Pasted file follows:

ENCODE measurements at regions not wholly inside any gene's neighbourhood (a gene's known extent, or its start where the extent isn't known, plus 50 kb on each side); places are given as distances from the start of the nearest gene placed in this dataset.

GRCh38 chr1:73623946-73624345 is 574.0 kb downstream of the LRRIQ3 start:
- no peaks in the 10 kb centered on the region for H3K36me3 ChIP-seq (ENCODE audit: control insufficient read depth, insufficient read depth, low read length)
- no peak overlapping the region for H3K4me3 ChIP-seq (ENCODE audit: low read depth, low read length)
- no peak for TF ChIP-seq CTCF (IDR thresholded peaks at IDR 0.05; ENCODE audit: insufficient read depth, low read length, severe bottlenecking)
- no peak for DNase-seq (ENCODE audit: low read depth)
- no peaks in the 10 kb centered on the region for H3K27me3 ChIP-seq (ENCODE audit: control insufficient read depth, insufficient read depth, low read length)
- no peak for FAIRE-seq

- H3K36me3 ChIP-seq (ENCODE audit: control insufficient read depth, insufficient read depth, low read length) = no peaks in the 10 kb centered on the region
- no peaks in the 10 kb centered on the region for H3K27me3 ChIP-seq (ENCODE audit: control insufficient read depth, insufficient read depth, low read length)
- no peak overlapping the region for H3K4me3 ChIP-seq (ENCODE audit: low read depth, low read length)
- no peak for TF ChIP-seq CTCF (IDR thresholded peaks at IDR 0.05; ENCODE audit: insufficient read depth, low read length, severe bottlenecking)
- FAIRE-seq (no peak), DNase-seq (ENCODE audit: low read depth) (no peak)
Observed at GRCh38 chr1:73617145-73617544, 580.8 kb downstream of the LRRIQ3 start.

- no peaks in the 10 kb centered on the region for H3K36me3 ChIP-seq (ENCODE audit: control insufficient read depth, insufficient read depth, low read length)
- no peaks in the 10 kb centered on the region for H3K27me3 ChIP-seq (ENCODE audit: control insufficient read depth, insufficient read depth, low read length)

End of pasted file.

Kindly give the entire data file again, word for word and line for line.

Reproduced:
ENCODE measurements at regions not wholly inside any gene's neighbourhood (a gene's known extent, or its start where the extent isn't known, plus 50 kb on each side); places are given as distances from the start of the nearest gene placed in this dataset.

GRCh38 chr1:73623946-73624345 is 574.0 kb downstream of the LRRIQ3 start:
- no peaks in the 10 kb centered on the region for H3K36me3 ChIP-seq (ENCODE audit: control insufficient read depth, insufficient read depth, low read length)
- no peak overlapping the region for H3K4me3 ChIP-seq (ENCODE audit: low read depth, low read length)
- no peak for TF ChIP-seq CTCF (IDR thresholded peaks at IDR 0.05; ENCODE audit: insufficient read depth, low read length, severe bottlenecking)
- no peak for DNase-seq (ENCODE audit: low read depth)
- no peaks in the 10 kb centered on the region for H3K27me3 ChIP-seq (ENCODE audit: control insufficient read depth, insufficient read depth, low read length)
- no peak for FAIRE-seq

- H3K36me3 ChIP-seq (ENCODE audit: control insufficient read depth, insufficient read depth, low read length) = no peaks in the 10 kb centered on the region
- no peaks in the 10 kb centered on the region for H3K27me3 ChIP-seq (ENCODE audit: control insufficient read depth, insufficient read depth, low read length)
- no peak overlapping the region for H3K4me3 ChIP-seq (ENCODE audit: low read depth, low read length)
- no peak for TF ChIP-seq CTCF (IDR thresholded peaks at IDR 0.05; ENCODE audit: insufficient read depth, low read length, severe bottlenecking)
- FAIRE-seq (no peak), DNase-seq (ENCODE audit: low read depth) (no peak)
Observed at GRCh38 chr1:73617145-73617544, 580.8 kb downstream of the LRRIQ3 start.

- no peaks in the 10 kb centered on the region for H3K36me3 ChIP-seq (ENCODE audit: control insufficient read depth, insufficient read depth, low read length)
- no peaks in the 10 kb centered on the region for H3K27me3 ChIP-seq (ENCODE audit: control insufficient read depth, insufficient read depth, low read length)